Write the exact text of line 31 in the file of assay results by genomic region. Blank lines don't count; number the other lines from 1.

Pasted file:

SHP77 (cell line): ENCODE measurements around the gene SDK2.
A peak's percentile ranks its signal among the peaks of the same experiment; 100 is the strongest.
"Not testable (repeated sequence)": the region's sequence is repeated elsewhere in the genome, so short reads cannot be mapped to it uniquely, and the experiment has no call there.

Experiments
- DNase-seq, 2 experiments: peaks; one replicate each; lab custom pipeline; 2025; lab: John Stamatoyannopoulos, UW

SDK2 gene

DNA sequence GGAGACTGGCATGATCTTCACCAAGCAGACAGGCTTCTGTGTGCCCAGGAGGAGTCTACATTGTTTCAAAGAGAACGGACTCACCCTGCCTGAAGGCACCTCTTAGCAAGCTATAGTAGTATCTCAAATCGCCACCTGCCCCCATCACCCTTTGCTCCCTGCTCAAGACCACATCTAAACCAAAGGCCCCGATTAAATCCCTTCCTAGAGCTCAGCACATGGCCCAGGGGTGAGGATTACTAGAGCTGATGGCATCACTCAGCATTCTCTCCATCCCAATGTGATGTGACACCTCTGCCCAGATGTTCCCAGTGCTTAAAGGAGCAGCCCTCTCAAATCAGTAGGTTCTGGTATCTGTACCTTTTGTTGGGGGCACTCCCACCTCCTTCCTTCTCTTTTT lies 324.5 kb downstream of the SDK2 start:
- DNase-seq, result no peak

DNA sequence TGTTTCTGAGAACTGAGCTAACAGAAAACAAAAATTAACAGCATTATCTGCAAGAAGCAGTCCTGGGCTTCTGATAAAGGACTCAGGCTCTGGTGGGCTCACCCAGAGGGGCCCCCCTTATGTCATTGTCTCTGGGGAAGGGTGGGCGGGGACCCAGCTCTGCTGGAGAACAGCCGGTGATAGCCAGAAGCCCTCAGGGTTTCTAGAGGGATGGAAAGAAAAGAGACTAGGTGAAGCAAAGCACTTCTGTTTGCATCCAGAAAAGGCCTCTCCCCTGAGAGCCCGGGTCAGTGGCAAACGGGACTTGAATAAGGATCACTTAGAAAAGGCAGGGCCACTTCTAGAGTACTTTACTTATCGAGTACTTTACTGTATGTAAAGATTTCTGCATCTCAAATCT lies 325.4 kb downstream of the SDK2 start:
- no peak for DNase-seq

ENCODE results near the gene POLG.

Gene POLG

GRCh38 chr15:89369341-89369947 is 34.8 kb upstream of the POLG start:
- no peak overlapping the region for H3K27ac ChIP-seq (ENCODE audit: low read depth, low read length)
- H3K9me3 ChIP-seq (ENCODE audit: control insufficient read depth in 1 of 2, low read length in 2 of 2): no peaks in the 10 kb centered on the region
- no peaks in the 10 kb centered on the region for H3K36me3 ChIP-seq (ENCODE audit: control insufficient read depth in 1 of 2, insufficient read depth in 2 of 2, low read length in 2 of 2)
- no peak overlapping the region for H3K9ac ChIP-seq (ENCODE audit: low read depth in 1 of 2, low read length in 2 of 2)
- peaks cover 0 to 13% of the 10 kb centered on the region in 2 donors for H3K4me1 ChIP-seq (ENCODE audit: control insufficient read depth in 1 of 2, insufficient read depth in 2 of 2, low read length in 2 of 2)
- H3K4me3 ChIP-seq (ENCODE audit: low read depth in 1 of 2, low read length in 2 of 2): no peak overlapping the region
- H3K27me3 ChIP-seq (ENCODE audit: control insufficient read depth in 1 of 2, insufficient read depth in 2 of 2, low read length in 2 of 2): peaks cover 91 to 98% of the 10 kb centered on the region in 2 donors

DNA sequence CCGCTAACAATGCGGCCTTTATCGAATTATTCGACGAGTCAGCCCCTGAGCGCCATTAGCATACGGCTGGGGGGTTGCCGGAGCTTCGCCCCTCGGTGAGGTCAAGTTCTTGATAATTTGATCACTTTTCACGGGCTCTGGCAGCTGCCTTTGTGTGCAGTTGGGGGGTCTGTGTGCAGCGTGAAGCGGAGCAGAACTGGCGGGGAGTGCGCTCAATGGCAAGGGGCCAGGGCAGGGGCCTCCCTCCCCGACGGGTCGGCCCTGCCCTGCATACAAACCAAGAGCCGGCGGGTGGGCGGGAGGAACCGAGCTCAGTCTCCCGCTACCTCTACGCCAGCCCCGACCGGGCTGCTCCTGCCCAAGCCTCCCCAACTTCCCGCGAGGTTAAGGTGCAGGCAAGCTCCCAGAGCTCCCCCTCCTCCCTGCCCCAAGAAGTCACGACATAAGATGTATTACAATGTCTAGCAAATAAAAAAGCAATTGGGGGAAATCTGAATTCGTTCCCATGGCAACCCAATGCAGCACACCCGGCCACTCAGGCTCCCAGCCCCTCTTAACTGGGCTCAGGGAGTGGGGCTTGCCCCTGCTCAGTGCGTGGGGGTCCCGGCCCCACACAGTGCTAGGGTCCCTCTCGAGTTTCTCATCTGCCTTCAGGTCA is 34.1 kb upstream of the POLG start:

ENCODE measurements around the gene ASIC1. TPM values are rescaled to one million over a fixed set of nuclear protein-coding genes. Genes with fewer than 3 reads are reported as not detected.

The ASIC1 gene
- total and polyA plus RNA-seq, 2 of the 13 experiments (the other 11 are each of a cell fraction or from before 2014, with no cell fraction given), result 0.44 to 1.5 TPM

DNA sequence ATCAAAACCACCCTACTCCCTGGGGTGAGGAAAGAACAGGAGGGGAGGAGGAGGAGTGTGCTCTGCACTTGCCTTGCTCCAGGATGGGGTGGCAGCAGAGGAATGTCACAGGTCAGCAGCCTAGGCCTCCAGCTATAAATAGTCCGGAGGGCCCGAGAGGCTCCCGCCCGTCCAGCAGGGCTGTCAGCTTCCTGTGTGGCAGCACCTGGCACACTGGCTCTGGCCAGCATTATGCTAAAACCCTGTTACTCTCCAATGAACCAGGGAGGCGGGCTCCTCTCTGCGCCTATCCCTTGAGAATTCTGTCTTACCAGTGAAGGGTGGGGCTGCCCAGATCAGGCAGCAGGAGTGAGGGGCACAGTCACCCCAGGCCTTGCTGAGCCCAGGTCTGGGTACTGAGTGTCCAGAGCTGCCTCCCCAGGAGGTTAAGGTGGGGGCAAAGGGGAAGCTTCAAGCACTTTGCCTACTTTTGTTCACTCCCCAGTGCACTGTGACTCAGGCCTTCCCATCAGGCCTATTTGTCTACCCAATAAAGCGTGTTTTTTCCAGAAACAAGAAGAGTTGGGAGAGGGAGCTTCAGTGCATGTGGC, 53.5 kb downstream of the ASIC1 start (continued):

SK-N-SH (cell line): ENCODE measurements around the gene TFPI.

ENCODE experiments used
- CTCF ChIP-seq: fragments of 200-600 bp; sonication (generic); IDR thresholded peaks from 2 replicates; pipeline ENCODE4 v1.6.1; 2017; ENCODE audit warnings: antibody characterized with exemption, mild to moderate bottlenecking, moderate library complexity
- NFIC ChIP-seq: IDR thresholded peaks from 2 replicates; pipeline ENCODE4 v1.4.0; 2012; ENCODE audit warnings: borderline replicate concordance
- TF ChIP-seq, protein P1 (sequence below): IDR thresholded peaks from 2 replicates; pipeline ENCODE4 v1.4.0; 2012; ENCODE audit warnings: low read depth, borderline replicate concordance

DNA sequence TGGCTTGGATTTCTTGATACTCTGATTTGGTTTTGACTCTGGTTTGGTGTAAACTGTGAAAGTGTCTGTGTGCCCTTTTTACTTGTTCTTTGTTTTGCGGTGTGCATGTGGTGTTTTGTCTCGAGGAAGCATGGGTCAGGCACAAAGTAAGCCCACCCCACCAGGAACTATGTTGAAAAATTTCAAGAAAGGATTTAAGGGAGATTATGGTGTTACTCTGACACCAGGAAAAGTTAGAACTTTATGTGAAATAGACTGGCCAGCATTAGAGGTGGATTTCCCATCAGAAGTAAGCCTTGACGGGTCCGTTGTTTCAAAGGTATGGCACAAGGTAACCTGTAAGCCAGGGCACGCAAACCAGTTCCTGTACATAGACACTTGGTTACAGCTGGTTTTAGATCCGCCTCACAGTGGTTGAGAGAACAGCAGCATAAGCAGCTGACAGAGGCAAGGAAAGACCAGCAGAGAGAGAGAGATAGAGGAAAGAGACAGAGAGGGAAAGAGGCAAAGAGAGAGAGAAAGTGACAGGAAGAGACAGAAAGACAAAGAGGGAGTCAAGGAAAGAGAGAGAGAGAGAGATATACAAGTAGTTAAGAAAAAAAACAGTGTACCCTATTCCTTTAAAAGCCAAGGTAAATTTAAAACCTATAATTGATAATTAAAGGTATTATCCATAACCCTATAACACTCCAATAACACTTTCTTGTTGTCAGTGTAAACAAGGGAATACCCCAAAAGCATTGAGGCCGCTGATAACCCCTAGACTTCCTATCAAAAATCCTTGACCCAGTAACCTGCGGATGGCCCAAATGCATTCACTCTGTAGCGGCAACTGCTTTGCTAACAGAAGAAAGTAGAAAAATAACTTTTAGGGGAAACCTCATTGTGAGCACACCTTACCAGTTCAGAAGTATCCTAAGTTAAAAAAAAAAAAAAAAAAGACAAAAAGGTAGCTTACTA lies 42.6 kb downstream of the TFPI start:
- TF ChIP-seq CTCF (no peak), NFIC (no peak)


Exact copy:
DNA sequence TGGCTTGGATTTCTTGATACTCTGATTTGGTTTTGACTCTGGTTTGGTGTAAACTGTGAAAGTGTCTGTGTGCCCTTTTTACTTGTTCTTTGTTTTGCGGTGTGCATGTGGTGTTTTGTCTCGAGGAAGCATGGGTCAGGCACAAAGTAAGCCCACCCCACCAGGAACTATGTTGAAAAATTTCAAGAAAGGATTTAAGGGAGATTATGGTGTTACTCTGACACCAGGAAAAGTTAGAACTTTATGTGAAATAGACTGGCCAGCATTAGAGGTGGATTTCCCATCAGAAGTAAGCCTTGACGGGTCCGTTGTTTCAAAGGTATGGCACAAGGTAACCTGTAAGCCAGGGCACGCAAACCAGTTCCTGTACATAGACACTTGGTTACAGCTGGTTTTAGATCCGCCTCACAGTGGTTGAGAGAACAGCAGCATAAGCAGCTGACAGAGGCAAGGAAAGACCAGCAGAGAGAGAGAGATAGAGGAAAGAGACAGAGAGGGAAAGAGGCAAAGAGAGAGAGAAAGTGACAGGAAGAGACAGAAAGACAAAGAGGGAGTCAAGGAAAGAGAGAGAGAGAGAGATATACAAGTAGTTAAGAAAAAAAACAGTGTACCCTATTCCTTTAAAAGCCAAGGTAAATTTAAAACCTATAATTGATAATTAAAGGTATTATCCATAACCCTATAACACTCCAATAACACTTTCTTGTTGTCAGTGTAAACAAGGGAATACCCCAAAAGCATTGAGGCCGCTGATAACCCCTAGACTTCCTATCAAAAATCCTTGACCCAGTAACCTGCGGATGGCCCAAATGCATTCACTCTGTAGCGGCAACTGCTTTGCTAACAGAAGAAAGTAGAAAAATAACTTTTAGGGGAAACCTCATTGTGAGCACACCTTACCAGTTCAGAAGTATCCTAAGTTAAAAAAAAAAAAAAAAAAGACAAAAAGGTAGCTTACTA lies 42.6 kb downstream of the TFPI start: